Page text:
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Rio Group Advocates Cooperation, Solidarity
Colombia, Jun 16 (IPS) - Latin American and Caribbean leaders, meeting
in this Colombian resort city, spoke out in favour of more fair and equitable
international relations, based on cooperation and solidarity with the
The heads of state and government of Latin America and the Caribbean see the UN general assembly as a historic opportunity to adopt mechanisms that would contribute to the construction of a more just, equitable and safer international system for all countries.
Colombian foreign minister Guillermo Fernández de Soto said the draft declaration that the leaders are discussing Friday underlines the region's commitment to strengthening representative democracy.
It also stresses the need to consolidate the multilateral system, which helps to overcome the assymetries in international relations and contributes to transparency, and to set fair playing rules, in order to enable global issues to be tackled with greater timeliness and in a more effective manner.
The declaration also reasserts the region's commitment to respecting international law and the principles and objectives set forth in the UN charter.
In the document the leaders call for a world free of arms. Towards that end, they point to the inter-American convention against the production and trafficking of firearms, ammunition and explosives, and urge all states to ratify the Ottawa ban on land- mines.
The 29-point draft declaration mentions the need for an integral focus on human rights encompassing civil, political, economic, social and cultural rights, based on respect for the dignity of people and protection of fundamental liberties.
Fernández de Soto told reporters that the Rio Group had reached political maturity in its role of political coordination, and that it was an ''authorised'' interlocutor for the region and would present a strong consensus position at the Millenium summit.
In the declaration, ''A Commitment for the Millenium'', the leaders reiterate the principles that have motivated the existence of the Rio Group and their aim to continue their ''high-level efforts of political consultation and coordination.''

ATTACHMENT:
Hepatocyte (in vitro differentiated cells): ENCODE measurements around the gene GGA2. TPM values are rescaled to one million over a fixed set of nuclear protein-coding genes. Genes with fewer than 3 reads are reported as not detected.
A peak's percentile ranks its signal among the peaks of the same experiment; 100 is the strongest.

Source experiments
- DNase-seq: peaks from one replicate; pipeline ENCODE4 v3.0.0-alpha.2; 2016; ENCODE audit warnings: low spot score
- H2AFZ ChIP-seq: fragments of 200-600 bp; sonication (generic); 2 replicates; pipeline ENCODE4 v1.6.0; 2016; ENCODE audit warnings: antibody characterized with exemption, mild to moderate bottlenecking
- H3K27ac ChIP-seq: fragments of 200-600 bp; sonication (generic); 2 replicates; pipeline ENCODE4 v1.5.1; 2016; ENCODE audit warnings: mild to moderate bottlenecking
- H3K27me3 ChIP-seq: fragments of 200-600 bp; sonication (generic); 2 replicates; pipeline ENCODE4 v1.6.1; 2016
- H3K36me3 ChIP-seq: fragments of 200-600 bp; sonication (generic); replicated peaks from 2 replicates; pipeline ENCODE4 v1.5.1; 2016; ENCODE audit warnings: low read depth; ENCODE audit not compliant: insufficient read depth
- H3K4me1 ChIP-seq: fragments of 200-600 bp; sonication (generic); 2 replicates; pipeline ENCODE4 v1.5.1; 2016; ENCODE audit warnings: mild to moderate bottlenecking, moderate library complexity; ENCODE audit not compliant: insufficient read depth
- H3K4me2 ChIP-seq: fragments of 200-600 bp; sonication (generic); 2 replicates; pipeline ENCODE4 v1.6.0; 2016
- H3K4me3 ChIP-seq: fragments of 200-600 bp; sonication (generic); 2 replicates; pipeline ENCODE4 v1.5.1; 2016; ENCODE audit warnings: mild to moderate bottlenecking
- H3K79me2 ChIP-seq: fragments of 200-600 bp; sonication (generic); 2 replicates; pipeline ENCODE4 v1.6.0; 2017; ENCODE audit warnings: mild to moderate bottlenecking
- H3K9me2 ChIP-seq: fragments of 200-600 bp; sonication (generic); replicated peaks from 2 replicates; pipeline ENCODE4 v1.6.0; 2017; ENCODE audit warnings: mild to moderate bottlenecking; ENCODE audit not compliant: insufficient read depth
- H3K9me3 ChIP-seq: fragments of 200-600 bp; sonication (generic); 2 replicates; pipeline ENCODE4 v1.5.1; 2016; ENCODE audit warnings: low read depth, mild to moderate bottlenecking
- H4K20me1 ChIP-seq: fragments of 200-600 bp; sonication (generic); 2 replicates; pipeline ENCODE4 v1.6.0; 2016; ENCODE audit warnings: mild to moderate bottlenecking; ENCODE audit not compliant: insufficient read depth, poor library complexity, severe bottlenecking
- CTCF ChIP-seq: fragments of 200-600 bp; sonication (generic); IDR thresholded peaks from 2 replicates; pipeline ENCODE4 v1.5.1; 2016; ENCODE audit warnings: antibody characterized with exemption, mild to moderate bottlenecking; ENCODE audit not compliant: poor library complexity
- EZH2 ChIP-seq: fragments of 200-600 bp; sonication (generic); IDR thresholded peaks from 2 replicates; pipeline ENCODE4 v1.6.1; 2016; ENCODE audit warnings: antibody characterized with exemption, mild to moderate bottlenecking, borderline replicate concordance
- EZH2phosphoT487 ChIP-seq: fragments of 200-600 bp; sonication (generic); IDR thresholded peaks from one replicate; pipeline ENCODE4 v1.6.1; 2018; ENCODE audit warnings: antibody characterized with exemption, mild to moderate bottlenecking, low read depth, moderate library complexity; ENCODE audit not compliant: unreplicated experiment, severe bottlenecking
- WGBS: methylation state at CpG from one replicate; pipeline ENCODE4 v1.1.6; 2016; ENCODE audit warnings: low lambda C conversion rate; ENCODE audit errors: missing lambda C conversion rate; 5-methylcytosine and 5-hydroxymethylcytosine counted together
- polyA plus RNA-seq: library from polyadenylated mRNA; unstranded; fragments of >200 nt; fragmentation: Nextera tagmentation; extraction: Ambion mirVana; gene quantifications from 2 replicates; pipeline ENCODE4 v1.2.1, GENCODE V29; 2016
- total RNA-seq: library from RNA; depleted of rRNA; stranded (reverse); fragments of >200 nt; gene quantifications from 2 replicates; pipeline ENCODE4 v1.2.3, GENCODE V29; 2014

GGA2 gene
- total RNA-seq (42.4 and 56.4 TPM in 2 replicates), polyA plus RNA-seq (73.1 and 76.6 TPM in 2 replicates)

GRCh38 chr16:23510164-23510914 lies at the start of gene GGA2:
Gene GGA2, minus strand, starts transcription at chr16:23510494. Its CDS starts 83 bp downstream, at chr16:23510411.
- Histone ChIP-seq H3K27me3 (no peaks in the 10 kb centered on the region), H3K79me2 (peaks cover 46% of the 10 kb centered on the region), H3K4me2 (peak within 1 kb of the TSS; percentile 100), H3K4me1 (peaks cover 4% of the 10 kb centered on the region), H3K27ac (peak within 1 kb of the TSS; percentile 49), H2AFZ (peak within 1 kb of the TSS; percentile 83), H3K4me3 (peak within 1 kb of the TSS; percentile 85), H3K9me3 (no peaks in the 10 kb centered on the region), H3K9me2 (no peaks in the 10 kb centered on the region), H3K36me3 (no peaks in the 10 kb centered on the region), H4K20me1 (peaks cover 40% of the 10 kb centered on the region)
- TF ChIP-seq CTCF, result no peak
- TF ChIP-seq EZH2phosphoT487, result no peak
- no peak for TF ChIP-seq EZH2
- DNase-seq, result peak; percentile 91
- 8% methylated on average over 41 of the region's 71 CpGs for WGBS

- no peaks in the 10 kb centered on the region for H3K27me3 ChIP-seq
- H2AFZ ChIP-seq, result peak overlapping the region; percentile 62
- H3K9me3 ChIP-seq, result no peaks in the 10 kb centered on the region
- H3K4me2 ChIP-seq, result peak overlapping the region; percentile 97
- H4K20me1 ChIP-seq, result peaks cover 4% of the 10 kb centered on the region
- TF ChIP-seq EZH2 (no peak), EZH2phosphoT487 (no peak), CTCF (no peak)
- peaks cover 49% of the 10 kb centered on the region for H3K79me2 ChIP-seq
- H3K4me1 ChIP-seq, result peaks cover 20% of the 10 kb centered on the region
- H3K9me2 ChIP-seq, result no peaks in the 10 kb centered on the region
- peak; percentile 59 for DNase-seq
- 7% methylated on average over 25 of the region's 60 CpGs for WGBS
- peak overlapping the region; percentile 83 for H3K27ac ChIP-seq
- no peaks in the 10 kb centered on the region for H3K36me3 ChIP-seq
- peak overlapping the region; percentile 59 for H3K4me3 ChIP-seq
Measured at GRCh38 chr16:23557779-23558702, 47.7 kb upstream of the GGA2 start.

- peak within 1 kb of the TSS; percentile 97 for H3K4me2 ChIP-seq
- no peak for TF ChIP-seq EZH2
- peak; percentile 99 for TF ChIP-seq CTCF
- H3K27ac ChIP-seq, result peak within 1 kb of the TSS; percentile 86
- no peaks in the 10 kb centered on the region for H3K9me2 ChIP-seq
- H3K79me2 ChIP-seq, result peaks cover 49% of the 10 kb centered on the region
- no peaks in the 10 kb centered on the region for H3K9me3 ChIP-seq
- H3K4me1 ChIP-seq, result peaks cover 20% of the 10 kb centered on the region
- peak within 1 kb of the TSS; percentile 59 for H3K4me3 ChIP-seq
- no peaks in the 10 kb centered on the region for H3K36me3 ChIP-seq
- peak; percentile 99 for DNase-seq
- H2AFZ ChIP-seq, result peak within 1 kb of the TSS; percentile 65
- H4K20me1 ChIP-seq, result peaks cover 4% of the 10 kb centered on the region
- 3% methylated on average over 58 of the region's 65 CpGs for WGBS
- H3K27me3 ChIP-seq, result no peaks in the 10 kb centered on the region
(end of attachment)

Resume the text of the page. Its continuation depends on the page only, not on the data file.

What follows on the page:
The ideals underlying those efforts remain ''the preservation of peace, the strengthening of democracy and the sustainable development of our region,'' states the text.
The document also calls for an orderly, predictable and stable international financial system.
While the heads of state and government of the Rio Group believe financial globalisation offers benefits in terms of higher levels of investment, economic growth and a better standard of living for countries in the region, they say they are also aware of the challenges and risks it implies.
The extraordinary growth of international financial markets, as well as the volatility of short-term capital flows, make necessary measures to prevent external crises and reduce vulnerability, which must be the crux of the Rio Group's efforts, on the national as well as regional and global levels, the document adds.
It also cites the need to ''democratise'' the UN system.
But it fails
to mention the situation in Peru arising from the recent widely-questioned
reelection of President Alberto Fujimori for a third consecutive term.
Selection of IPS features on Development, Environment and Human Rights issues.
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